Saturday, 27 December 2008
Wednesday, 24 December 2008
Southern Cross Bioethics Institute, bioethical advisers to SPUC, have sent me the following analysis of a disturbing new paper published by the Journal of American Physicians and Surgeons:
Commentary for SPUC on Does Induced Abortion Account for Racial Disparity in Preterm Births, and Violate the Nuremberg Code?, Rooney et al., December, 2008
“The great irony is that abortion has done what the [Ku Klux] Klan only dreamed of.” (Dr Alveda King, niece of Rev. Martin Luther King, human rights campaigner.)
Black American women and their children are 4.3 times more likely than non-black American women to be subject to a procedure that was never tested on animals. Added to this inequality is the resulting high rate of preterm and extremely preterm births, and associated disability, in black infants – triple the risk of early preterm birth, and quadruple the risk of extremely preterm birth. This is according to a paper published this year in the Journal of American Physicians and Surgeons, by Rooney, Calhoun and Roche. 
This procedure is abortion. It seems that no animal testing or small human studies have ever been undertaken for the most common method of abortion, vacuum aspiration. This violates the Nuremberg Code that has required, since the 1940s, that “the danger of each experiment must be previously investigated by animal experimentation.”
Animal experimentation possibly has higher ethical standards than the average abortion clinic. For example, in
The tragedy here is not simply that the principle of the Nuremberg Code has been broken. Rather it is that abortion is now known to have substantial risks to women’s health, and to the health of their future children. Not to mention the deadly nature of the procedure for their unborn child.
As Rooney and colleagues note, there is a large body of research evidence to show that abortion is a risk factor for early preterm birth and extremely preterm birth. Extremely preterm birth infants have a 129 times higher risk of cerebral palsy, as well as higher risks for other disabilities and health problems.
But rather than proceeding by the accepted scientific method of initial animal studies, these risks have been established by subjecting millions of women all over the world to abortion. In effect, this means that millions of women have participated in an experiment using the most common method of abortion, vacuum aspiration, and have not been made aware of the risks involved in such experimentation.
In 2004, 38.2% of all surgical abortions in the
Is this an important cause of the observed higher rates of preterm birth among black American babies? Rooney and colleagues think so, and point to the dramatic drop in abortion in
In summary, this paper makes the following disturbing points:
- abortion has not been subject to the usual rigorous process of experimentation before being applied on a large scale to women and children;
- in particular, no animal studies are known to have been undertaken using vacuum aspiration abortion procedures;
- black women have an abortion rate 4.3 times higher than non-black women in the US;
- abortion is now known to increase the risk of preterm and extremely preterm birth in infants born later in the woman’s life; so that not only are more black children killed in the womb, but more experience disability from birth.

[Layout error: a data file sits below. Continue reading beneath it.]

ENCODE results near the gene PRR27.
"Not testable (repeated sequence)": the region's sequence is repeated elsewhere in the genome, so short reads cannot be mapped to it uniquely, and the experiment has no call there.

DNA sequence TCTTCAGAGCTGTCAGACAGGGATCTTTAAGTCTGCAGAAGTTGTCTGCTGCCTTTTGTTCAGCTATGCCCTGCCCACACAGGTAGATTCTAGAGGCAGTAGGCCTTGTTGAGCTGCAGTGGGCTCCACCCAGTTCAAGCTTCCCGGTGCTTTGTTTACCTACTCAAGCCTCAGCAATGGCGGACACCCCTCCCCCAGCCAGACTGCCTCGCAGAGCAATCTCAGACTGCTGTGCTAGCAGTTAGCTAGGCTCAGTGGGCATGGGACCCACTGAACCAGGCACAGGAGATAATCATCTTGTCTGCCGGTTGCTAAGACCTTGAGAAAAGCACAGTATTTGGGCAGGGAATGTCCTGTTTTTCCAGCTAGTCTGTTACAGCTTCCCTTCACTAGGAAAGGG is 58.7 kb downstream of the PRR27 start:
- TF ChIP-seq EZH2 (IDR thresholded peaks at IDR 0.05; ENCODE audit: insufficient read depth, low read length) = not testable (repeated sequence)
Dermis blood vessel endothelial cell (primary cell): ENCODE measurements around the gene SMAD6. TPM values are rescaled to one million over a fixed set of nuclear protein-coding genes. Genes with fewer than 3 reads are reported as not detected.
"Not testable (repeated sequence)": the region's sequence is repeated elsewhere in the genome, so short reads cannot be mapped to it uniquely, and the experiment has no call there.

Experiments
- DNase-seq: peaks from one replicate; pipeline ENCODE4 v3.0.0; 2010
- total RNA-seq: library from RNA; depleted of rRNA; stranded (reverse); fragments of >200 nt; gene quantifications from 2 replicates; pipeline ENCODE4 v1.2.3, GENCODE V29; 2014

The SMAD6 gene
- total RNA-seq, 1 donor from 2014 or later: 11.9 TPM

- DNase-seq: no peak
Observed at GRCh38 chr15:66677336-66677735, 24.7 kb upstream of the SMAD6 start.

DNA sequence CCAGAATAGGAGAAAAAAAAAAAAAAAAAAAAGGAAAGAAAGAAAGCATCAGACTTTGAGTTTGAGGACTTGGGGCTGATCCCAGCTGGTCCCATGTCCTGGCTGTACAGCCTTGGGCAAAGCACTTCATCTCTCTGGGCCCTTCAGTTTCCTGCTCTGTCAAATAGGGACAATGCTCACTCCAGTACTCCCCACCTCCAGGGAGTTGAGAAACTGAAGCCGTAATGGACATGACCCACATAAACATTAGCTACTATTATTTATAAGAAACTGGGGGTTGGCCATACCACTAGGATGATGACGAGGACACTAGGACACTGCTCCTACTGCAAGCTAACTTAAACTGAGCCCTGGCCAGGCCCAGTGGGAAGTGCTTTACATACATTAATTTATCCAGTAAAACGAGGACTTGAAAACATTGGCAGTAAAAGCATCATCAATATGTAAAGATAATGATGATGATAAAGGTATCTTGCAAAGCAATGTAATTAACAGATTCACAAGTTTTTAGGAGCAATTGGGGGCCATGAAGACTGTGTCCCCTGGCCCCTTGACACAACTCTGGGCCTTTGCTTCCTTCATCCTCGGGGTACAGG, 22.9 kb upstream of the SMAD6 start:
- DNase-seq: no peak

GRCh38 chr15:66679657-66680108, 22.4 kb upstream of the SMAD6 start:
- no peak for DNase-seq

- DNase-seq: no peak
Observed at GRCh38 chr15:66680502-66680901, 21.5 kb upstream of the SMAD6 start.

At the very least, this data calls for abortion consent forms to carry clear information regarding the risk of preterm and extremely preterm birth, and exactly what that means for a woman’s future children. As Rooney and colleagues point out, “even if an adverse risk from a medical treatment is merely a potential or plausible risk, the patient must be warned of it.” Notably, the May 2007 online consent form provided by Planned Parenthood of Australia makes no mention of the established link between abortion and preterm birth.
The other key issue emphasised by Rooney and colleagues is the high abortion rates of Black American women compared to others. This serious issue must be investigated for its possible eugenic implications.
 Rooney B, Calhoun BC and Roche LE (2008), Does Induced Abortion Account for Racial Disparity in Preterm Births, and Violate the Nuremberg Code?, Journal of American Physicians and Surgeons Vol. 13, No. 4, Winter, pp. 102-104
 National Health and Medical Research Council (2004), Australian Code of Practice for the Care and Use of Animals for Scientific Purposes, 7th Edition, Australian Government, Canberra, p. 31.
The European Court of Human Rights has refused to hear an appeal concerning the semi-conscious woman in Italy whose father wants her to die from dehydration. Judges said they would not hear the matter because the Italian pro-life organisations bringing the case were not linked to Ms Eluana Englaro. Monsignor Ignacio Barreiro of Human Life International, Rome, claimed the court, in Strasbourg, France, was biased towards allowing euthanasia. He said: "[The judges] do not hold in high esteem the life of the handicapped. They take a utilitarian position - that people like Eluana Englaro are 'useless mouths'. [That] their life has no social value." The Italian government should issue a decree to save her. [LifeSiteNews, 23 December]
The UK family doctors' body says prescription-free birth control pills will not cut teenage pregnancy because girls forget to take them. Dr Sarah Jarvis, women's health spokeswoman for the Royal College of General Practitioners, recommends implants and coils instead. [BBC, 24 December] Hormonal birth control, including pills, implants and coils, can cause early abortion.